Oftentimes when you set out to lose weight, it involves deeming some foods ‘good’ and others ‘bad’ and restricting those in the latter category. This often backfires, however, because when you deprive yourself of the things you love (and eliminate entire food groups) it usually leads to a hard-to-break cycle of yo-yo dieting.
Instead, focusing on eating more of the healthy foods you love could actually help you lose weight. By choosing foods with lower energy density (aka fewer calories for their bulk) like fruits, veggies and lean proteins, you can eat more volume but consume fewer calories to stay within your overall calorie goal.
“If your healthy eating plan emphasizes eating more nutrient-dense foods like fruits, veggies, whole grains, lean proteins and healthy fats, you’ll be better able to stick to it, since you won’t feel hungry all the time, and you won’t feel restricted during mealtime,” says Chicago-based registered dietitian Amanda Kostro Miller. “High-fiber, high-water foods like fruits and veggies can help you feel full for fewer calories, so you won’t be as tempted to reach for a huge piece of cake.”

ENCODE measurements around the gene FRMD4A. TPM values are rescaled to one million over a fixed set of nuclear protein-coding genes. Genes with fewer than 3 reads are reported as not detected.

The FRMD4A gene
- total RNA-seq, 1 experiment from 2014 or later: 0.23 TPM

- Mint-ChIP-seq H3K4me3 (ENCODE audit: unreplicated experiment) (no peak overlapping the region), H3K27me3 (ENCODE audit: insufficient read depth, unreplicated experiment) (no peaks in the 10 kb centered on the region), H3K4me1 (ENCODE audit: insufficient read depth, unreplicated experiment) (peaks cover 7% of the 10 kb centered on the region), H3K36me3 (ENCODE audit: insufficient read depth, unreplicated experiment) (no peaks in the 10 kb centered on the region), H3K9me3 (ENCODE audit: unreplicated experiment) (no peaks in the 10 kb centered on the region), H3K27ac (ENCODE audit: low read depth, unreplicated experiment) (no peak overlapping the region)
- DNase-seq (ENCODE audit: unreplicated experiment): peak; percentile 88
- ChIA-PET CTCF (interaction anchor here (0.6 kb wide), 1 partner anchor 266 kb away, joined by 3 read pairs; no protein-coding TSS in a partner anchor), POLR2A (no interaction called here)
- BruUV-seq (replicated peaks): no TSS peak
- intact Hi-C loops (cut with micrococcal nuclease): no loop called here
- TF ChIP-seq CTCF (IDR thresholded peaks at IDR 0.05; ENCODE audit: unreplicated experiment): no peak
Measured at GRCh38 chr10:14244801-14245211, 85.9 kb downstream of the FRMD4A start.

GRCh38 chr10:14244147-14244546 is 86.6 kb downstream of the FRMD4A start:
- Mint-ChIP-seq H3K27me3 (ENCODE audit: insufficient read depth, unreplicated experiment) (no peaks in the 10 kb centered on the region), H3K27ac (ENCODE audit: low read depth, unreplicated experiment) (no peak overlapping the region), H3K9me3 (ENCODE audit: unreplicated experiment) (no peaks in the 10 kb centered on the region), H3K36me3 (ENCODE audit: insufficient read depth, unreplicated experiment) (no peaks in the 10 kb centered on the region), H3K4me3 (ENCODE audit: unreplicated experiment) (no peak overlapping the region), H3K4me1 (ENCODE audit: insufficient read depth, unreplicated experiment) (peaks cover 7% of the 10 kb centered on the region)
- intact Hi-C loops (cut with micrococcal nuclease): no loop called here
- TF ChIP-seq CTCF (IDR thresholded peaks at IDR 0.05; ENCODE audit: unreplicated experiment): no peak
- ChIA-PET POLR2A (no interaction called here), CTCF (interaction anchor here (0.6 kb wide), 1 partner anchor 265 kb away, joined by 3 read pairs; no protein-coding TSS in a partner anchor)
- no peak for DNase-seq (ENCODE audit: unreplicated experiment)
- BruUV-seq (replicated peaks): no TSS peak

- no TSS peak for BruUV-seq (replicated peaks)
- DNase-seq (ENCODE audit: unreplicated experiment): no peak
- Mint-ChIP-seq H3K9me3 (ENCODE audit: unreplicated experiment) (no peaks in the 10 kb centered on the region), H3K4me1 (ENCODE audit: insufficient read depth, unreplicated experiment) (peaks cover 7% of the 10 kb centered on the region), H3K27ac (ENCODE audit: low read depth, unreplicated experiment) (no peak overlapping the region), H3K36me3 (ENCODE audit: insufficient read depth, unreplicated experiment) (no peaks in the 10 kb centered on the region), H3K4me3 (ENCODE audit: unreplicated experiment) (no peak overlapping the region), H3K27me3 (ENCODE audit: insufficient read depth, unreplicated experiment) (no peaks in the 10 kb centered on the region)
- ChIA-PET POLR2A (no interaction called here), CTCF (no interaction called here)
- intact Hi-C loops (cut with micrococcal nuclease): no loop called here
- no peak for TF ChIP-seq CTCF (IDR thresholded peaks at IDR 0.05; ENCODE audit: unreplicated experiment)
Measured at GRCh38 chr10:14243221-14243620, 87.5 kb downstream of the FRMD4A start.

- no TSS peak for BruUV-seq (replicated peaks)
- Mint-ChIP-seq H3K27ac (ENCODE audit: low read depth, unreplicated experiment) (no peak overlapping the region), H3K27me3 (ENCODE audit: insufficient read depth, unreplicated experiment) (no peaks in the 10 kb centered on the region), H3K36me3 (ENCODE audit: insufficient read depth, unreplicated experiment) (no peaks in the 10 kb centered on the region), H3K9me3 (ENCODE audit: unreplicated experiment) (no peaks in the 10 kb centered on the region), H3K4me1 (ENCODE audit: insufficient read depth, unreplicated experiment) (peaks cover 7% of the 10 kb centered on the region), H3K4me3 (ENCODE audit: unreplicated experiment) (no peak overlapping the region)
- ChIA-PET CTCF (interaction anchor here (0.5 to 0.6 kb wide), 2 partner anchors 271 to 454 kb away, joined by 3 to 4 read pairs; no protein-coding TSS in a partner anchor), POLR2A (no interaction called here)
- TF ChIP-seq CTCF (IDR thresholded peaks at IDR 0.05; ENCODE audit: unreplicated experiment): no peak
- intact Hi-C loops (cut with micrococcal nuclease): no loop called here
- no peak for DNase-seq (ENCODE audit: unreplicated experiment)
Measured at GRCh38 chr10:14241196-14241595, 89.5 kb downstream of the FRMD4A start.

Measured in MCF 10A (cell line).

Positive, actionable plans that add healthier foods to your diet help you avoid thoughts about subtracting or restricting foods from your diet. If you keep telling yourself, “Don’t eat chocolate,” instead of “If I’m hungry and in the mood for dessert, then I’ll eat fresh fruit instead,” you’ll be fixated on forbidden chocolate every time you think about your dietary goals.
“Restriction is the best way to get someone thinking about that food constantly and can lead to binging behavior,” says Shena Jaramillo, RD. “This is often followed by negative thinking: ‘I blew it. I ate 3 pieces of pizza. Why bother trying to eat healthy anymore?’ This type of thinking lends to a cascade effect that is challenging to return from.” Instead, Jaramillo encourages those wanting to lose weight to focus on what healthy foods they can add to their plate versus what they should take away.
If you stock your grocery cart wisely, with old favorites and new ingredients you’re curious to try, then you’ll indulge in delicious, healthy foods that you’re excited to eat. This may give you momentum, encouraging you to continue on a healthy-eating journey.
“Food is designed to be pleasurable, so once we begin to notice how enjoyable healthy food choices are, we can substitute them in for more and more unhealthy food choices, creating new positive habits that don’t leave harmful effects on our bodies, like junk food does,” says Bracha Goetz, author of “Searching for God in the Garbage.” Over time, this “reinforces neural pathways in the brain that make the delightful habit of eating a handful of nuts instead of a bag of chips more deeply satisfying, especially since the pleasure is not accompanied by any negative repercussions.”